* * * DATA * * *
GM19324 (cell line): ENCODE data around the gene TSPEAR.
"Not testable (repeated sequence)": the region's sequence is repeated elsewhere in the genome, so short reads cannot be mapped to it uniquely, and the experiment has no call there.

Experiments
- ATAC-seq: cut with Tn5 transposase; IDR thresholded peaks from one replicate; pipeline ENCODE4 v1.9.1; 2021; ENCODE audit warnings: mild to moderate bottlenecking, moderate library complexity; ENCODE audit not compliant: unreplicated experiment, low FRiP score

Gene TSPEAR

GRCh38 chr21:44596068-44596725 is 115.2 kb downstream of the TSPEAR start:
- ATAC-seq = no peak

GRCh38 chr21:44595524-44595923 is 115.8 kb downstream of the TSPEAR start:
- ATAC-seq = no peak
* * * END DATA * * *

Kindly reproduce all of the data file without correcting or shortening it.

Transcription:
GM19324 (cell line): ENCODE data around the gene TSPEAR.
"Not testable (repeated sequence)": the region's sequence is repeated elsewhere in the genome, so short reads cannot be mapped to it uniquely, and the experiment has no call there.

Experiments
- ATAC-seq: cut with Tn5 transposase; IDR thresholded peaks from one replicate; pipeline ENCODE4 v1.9.1; 2021; ENCODE audit warnings: mild to moderate bottlenecking, moderate library complexity; ENCODE audit not compliant: unreplicated experiment, low FRiP score

Gene TSPEAR

GRCh38 chr21:44596068-44596725 is 115.2 kb downstream of the TSPEAR start:
- ATAC-seq = no peak

GRCh38 chr21:44595524-44595923 is 115.8 kb downstream of the TSPEAR start:
- ATAC-seq = no peak